Thank you for your interest in CCO content. As a guest, please complete the following information fields. These data help ensure our continued delivery of impactful education.
Become a member (or login)? Member benefits include accreditation certificates, downloadable slides, and decision support tools.
Associate Chief Medical Officer in Infectious Diseases
Jackson Health System
Professor of Infectious Diseases
Department of Medicine & Miami Transplant Institute
University of Miami Miller School of Medicine
Lilian Abbo, MD, FIDSA, has disclosed that she has received consulting fees from Ferring.
Antibiograms are great guides for initial empiric antibiotic therapy. They provide an aggregate snapshot of the degree of antimicrobial resistance among pathogens circulating in your hospital. If you don’t know what pathogen you are dealing with, the antibiogram can inform you about patterns of resistance and can guide empiric therapy to treat the patient with the right drug and improve outcomes.
With Antibiograms, the Narrower, the Better
At my health system in Miami, we implemented a process to distribute to all the medical staff hospital-wide antibiograms over 14 years ago and we update them once per year. We also perform hospital (adult vs pediatric), unit-specific (medical intensive care unit [ICU] vs emergency department [ED]) and source-specific (urine vs blood) antibiograms. They are very labor intensive. Drilling down to get more detailed information, these antibiograms that are specific for each of the ICUs give a better picture of their bacterial flora and patterns of antimicrobial resistance. For example, organisms and susceptibilities in our trauma ICU might be very different from those in the transplant, surgical, or medical ICUs. Patients have different risk factors, sources of infections, immunity and antimicrobial use patters, thus a more specific antibiogram is ideal to optimize empiric therapy especially in sepsis.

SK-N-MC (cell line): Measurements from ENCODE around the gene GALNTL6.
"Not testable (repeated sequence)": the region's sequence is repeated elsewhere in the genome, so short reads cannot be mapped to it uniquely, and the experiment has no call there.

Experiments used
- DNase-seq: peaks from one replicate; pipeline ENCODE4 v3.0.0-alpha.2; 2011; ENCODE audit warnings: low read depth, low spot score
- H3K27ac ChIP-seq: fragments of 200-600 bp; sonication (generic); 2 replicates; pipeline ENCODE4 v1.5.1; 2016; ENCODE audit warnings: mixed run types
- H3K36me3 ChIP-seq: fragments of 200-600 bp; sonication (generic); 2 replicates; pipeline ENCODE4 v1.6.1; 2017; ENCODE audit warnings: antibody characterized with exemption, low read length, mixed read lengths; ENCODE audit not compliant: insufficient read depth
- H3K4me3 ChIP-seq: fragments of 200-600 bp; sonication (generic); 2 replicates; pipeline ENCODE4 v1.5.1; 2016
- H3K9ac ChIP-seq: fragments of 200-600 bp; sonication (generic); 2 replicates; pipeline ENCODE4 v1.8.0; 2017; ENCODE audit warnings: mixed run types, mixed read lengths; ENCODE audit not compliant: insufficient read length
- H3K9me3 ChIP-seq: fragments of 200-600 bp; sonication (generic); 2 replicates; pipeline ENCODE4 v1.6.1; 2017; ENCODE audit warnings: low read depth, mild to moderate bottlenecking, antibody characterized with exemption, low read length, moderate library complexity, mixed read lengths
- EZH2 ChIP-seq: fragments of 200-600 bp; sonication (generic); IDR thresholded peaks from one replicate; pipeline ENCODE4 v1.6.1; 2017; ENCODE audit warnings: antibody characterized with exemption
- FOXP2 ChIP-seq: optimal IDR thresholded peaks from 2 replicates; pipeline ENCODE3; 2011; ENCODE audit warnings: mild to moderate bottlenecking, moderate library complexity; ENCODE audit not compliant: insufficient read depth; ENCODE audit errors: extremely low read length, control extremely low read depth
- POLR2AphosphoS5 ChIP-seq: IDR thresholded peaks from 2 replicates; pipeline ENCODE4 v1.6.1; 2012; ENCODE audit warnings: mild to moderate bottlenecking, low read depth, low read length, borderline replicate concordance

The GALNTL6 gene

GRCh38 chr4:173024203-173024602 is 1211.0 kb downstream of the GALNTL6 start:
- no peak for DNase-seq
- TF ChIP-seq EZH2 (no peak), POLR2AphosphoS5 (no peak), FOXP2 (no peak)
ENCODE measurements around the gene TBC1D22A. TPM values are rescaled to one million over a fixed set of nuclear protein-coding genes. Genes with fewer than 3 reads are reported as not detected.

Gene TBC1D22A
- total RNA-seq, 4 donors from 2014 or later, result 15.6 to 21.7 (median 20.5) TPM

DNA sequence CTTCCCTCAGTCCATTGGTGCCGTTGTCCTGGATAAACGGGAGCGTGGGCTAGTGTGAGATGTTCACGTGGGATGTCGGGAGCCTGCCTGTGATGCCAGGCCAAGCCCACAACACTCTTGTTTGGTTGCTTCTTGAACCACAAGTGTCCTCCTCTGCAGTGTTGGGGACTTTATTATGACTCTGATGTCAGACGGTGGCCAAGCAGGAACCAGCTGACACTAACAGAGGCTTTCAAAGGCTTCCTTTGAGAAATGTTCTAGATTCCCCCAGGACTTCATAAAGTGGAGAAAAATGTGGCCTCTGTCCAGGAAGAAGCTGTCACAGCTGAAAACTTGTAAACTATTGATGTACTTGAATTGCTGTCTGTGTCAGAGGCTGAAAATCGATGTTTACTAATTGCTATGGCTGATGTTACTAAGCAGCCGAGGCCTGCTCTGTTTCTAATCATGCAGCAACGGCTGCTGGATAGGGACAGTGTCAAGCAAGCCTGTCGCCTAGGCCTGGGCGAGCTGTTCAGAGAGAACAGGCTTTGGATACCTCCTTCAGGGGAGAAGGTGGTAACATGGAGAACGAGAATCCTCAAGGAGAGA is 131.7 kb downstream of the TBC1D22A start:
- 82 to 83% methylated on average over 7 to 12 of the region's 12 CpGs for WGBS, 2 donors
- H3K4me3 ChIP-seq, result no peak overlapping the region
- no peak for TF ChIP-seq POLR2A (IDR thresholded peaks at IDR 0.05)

Our teams also collect antibiograms by body site and hospital department. For example, for urinary tract infections (UTIs) in the emergency department, we have urine-specific antibiograms because the bacteria causing a community-acquired UTI are going to be very different than the bacteria from a UTI in someone who has been in a nursing home or the hospital with a catheter for 3 months.
In terms of hospital-acquired or ventilator-associated bacterial pneumonia (HABP/VABP), respiratory-specific antibiograms are very challenging as these are “nonsterile” sites, in my opinion. We don’t have such antibiograms because we would need to differentiate between true infection and colonization, which requires manual chart review of thousands of patients, something that is not always feasible. Finally, not all patients with HABP produce sputum or are intubated to collect respiratory cultures.
Beyond Empiric Therapy, Look to Other Sources of Information